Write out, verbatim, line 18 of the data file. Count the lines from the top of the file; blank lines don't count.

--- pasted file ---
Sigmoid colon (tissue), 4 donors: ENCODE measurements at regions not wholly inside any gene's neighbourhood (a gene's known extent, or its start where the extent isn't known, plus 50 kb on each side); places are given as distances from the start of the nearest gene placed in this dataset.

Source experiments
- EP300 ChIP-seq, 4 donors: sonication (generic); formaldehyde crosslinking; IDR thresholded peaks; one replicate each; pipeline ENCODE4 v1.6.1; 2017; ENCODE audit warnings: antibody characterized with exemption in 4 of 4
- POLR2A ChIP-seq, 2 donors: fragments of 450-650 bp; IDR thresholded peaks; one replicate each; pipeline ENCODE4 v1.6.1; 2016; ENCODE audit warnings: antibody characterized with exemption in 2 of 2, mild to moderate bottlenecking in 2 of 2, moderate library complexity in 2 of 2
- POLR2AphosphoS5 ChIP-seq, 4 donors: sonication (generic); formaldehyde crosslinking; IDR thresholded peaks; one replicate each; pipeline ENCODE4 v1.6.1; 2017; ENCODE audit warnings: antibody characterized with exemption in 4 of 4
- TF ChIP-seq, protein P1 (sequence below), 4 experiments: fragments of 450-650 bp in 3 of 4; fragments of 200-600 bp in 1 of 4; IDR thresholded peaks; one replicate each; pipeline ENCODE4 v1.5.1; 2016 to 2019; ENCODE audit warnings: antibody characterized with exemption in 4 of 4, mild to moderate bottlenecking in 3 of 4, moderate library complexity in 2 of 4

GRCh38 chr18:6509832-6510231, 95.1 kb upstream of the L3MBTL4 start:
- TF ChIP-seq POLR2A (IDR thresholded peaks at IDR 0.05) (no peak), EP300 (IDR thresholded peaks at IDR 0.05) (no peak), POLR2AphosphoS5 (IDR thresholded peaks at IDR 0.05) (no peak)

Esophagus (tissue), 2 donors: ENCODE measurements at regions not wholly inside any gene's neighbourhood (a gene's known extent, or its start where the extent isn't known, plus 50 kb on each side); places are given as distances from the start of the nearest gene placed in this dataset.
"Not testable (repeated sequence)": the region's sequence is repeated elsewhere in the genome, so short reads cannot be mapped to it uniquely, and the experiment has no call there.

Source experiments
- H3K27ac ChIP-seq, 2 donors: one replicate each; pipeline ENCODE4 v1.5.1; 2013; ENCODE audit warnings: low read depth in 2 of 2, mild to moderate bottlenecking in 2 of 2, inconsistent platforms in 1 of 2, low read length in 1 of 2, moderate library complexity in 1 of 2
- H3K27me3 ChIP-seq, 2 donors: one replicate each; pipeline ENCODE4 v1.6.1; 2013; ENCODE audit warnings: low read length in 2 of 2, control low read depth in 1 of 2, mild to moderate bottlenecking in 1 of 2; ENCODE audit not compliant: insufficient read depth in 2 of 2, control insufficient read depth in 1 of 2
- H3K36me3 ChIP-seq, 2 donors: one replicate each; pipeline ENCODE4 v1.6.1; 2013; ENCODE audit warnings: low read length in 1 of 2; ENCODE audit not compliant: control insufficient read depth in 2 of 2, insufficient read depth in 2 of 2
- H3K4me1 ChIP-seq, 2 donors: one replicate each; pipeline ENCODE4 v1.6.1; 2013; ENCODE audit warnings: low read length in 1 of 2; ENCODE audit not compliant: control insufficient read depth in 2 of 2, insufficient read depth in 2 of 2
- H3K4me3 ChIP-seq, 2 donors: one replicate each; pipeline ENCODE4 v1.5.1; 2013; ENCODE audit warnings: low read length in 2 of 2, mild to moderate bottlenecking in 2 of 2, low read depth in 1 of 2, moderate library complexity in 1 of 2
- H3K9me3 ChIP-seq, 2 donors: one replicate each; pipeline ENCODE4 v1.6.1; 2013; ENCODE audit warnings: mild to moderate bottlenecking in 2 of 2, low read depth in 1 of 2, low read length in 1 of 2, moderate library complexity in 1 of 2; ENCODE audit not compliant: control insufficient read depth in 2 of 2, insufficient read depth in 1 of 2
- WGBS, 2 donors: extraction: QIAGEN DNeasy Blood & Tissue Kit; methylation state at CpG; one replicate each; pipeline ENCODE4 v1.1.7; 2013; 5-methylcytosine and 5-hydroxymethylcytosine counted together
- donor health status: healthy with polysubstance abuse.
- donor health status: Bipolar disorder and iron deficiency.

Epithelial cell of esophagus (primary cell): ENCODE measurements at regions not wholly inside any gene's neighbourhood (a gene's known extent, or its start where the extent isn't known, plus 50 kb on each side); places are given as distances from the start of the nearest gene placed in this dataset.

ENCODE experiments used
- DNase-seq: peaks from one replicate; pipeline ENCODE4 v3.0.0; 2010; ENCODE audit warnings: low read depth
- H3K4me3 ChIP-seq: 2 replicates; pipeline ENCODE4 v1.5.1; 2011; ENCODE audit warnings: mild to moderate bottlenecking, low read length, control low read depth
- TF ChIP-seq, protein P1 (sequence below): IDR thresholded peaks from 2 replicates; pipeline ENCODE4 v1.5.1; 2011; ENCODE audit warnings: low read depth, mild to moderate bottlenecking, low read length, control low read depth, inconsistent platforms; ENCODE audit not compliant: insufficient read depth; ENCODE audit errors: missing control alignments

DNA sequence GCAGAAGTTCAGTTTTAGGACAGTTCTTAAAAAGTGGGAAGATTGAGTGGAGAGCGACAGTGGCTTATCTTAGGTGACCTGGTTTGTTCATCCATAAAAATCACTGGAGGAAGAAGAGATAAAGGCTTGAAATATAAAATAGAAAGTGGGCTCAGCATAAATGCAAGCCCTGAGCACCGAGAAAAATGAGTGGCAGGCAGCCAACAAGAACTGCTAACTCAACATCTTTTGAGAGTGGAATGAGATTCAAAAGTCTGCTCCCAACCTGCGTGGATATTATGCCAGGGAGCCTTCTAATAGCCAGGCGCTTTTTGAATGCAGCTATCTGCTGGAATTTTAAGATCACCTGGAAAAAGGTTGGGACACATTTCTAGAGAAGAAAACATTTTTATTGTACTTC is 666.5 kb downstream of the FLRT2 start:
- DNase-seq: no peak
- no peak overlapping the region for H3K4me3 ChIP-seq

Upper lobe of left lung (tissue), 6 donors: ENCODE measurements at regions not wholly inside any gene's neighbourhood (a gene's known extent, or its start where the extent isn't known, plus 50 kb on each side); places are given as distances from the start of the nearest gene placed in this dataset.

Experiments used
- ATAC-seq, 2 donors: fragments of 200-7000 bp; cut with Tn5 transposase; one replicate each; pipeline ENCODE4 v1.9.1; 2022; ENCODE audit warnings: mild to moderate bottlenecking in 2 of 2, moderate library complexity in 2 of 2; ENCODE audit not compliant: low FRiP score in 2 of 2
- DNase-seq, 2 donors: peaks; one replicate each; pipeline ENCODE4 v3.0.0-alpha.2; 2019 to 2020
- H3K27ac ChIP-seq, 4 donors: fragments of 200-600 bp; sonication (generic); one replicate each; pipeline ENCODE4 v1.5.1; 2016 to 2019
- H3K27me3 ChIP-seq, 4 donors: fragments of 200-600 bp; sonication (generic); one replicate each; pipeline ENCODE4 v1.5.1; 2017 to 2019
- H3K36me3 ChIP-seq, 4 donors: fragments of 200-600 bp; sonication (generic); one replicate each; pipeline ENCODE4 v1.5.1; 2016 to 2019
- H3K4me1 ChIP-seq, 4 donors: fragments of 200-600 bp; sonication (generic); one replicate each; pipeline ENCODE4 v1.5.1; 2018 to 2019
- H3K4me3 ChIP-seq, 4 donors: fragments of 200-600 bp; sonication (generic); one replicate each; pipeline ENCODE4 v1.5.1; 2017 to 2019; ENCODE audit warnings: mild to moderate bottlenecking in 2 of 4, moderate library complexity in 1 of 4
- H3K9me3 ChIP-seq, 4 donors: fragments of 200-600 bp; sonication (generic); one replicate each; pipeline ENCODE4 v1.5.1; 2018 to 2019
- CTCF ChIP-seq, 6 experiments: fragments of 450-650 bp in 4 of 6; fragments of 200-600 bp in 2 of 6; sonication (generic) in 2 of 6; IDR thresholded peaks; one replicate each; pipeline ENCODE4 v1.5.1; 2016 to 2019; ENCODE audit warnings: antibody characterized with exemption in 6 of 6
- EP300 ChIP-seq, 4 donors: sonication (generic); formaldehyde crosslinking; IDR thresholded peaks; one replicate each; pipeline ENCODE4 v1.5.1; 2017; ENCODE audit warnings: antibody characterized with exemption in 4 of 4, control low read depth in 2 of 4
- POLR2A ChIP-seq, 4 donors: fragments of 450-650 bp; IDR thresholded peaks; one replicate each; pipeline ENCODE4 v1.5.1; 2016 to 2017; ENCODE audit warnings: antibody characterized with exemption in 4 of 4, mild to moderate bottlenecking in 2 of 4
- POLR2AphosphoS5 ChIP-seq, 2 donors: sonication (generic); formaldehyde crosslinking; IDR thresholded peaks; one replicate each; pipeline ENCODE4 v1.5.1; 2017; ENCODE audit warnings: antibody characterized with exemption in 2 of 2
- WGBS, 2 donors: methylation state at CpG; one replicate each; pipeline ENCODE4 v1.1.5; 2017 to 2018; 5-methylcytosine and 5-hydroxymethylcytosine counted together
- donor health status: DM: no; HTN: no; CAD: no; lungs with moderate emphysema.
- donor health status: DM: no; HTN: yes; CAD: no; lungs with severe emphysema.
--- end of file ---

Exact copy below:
- WGBS, 2 donors: extraction: QIAGEN DNeasy Blood & Tissue Kit; methylation state at CpG; one replicate each; pipeline ENCODE4 v1.1.7; 2013; 5-methylcytosine and 5-hydroxymethylcytosine counted together